Energy sources for triton's geyser-like plumes

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Four geyser-like plumes were discovered near Triton's south pole in areas now in permanent sunlight. Because Triton's southern hemisphere is nearing a maximum summer solstice, insolation as a driver or a trigger for Triton's geyser-like plumes is an attractive hypothesis. Trapping of solar radiation in a translucent, low-conductivity surface layer (in a solid-state greenhouse), which is subsequently released in the form of latent heat of sublimation, could provide the required energy. Both the classical solid-state greenhouse consisting of exponentially absorbed insolation in a gray, translucent layer of solid nitrogen, and the "super" greenhouse consisting of a relatively transparent solid-nitrogen layer over an opaque, absorbing layer are plausible candidates. Geothermal heat may also play a part if assisted by the added energy input of seasonal cycles of insolation.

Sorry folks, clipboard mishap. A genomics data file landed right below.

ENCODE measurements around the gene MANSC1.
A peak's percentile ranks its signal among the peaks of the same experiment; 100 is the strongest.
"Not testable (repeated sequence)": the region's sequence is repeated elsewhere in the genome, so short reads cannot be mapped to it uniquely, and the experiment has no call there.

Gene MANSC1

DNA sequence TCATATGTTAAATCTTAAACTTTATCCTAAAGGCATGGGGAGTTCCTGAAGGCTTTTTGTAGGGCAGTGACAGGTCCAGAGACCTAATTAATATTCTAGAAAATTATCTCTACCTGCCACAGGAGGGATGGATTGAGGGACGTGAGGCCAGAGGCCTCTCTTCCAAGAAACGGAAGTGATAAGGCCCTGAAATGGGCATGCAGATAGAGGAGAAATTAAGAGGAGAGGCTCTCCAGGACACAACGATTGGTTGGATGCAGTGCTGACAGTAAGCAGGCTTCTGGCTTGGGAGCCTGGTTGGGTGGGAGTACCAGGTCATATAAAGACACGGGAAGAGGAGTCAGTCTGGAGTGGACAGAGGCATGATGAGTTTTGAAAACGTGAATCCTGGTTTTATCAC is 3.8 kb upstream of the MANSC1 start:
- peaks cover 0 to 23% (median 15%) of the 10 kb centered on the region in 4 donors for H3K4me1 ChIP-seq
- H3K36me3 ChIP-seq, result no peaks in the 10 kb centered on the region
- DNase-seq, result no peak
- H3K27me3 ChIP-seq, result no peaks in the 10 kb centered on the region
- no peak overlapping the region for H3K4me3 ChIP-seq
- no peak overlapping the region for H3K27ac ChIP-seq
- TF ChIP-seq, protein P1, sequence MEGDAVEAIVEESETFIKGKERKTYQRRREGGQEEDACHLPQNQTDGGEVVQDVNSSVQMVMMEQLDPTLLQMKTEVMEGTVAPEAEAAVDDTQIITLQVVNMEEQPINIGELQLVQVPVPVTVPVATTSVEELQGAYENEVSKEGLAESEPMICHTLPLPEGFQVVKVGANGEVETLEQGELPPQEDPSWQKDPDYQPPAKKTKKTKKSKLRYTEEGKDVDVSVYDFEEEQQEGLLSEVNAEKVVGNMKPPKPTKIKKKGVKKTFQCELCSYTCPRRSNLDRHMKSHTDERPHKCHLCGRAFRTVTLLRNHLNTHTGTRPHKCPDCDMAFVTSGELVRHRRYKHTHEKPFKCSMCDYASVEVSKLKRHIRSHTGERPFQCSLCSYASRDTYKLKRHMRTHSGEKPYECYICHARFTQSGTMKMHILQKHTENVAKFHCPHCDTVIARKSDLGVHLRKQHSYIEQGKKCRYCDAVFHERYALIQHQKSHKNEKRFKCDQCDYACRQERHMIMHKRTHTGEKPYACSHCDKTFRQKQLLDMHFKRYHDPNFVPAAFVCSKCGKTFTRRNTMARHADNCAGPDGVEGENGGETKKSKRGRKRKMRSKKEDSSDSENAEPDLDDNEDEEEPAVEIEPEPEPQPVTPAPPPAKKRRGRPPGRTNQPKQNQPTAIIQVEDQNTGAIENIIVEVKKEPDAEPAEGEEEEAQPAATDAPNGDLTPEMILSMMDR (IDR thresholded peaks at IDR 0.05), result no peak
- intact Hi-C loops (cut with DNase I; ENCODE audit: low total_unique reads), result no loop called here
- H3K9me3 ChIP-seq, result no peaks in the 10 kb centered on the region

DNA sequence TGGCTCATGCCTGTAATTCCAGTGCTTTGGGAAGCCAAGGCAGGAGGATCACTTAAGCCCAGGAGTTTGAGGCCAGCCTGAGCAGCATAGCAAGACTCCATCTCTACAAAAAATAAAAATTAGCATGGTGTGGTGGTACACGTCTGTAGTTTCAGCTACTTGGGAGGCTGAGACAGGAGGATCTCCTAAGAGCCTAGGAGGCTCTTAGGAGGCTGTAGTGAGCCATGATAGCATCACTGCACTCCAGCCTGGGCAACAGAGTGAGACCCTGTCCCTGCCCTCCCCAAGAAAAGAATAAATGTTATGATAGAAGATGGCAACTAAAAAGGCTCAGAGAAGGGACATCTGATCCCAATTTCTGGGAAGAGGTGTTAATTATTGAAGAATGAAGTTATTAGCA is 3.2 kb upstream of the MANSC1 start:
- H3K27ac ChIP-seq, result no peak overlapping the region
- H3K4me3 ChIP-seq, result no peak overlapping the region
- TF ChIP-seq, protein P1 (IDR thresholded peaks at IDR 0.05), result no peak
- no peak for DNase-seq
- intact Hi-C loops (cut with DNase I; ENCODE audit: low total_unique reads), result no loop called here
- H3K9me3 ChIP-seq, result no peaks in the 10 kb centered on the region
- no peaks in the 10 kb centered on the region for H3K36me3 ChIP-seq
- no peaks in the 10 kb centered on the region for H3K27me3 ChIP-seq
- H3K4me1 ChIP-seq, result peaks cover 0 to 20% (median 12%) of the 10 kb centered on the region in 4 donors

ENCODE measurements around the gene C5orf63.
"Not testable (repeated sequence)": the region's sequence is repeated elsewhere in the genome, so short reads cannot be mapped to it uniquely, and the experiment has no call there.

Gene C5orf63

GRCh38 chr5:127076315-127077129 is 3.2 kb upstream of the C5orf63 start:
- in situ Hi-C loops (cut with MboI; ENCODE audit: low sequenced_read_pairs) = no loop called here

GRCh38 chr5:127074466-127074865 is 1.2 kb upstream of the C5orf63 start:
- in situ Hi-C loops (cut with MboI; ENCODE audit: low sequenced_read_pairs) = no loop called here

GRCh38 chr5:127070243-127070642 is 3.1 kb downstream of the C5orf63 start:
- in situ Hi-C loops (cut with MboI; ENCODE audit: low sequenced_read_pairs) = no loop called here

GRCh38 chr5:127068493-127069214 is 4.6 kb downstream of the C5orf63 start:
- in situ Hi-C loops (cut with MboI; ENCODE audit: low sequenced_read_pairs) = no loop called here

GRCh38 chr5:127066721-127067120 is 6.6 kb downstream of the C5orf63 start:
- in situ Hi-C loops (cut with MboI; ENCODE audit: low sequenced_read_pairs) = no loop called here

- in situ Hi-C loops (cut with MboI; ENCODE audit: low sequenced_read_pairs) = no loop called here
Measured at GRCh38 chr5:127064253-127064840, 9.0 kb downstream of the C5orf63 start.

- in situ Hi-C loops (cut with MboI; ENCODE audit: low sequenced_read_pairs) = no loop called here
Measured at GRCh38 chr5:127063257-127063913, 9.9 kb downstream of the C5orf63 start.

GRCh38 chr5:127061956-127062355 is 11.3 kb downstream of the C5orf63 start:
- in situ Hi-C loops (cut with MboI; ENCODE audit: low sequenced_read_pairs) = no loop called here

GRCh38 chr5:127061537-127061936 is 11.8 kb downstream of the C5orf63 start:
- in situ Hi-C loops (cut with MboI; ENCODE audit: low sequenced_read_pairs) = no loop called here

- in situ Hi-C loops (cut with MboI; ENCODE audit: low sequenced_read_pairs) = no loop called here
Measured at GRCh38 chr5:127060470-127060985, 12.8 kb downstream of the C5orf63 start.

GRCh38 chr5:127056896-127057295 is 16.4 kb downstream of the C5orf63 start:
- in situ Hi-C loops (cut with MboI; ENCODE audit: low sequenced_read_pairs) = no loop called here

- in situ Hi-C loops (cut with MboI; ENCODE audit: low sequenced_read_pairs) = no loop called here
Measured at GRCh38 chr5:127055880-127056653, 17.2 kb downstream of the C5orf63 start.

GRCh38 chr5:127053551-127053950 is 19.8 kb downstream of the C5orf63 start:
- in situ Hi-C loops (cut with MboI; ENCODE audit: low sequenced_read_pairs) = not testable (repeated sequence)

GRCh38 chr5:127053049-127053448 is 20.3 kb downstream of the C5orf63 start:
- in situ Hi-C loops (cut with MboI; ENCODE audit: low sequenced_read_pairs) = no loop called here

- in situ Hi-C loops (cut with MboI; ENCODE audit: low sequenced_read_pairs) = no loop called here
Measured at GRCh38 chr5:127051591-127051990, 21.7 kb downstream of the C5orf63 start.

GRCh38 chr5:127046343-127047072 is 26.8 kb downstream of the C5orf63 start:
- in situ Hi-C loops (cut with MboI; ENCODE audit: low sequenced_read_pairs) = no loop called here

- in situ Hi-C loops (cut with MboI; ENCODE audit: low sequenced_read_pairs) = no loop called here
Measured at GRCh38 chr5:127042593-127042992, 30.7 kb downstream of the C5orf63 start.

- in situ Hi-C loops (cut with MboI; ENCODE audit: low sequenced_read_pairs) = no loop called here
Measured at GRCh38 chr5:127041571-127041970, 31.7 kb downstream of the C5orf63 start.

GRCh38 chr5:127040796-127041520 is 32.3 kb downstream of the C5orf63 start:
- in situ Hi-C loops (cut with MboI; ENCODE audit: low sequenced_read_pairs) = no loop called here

Publication type Article
Publication Subtype Journal Article
Title Energy sources for triton's geyser-like plumes
Series title Science
DOI 10.1126/science.250.4979.431
Volume 250
Issue 4977
Year Published 1990
Language English
Publisher American Association for the Advancement of Science (AAAS)
Contributing office(s) Astrogeology Science Center
Description 5 p.
Larger Work Type Article
Larger Work Subtype Journal Article
Larger Work Title Science
First page 431
Last page 435
Other Geospatial Triton
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